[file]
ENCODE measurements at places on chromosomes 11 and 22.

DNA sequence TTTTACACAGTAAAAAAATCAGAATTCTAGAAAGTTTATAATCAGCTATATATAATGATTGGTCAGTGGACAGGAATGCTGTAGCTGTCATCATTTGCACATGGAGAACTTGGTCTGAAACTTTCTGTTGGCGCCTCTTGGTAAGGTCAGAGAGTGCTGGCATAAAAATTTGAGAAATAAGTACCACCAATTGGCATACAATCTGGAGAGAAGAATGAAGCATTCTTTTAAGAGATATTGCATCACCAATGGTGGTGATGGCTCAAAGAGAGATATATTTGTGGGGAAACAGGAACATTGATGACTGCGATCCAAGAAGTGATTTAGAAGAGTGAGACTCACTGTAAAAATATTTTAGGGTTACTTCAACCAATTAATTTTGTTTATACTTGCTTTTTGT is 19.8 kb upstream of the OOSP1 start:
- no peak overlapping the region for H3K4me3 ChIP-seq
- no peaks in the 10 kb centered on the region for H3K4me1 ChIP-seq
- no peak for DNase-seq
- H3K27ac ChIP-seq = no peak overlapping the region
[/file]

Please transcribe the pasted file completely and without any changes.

ENCODE measurements at places on chromosomes 11 and 22.

DNA sequence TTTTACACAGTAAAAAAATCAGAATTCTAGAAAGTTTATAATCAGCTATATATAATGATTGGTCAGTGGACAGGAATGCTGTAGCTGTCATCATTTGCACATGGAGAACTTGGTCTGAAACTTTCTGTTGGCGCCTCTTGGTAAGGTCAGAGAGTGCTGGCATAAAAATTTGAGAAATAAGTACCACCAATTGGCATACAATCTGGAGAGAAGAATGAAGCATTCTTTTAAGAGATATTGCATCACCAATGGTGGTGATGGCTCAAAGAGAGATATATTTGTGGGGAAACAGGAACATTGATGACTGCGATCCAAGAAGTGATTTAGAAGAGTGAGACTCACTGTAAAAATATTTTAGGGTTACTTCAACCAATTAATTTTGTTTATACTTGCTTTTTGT is 19.8 kb upstream of the OOSP1 start:
- no peak overlapping the region for H3K4me3 ChIP-seq
- no peaks in the 10 kb centered on the region for H3K4me1 ChIP-seq
- no peak for DNase-seq
- H3K27ac ChIP-seq = no peak overlapping the region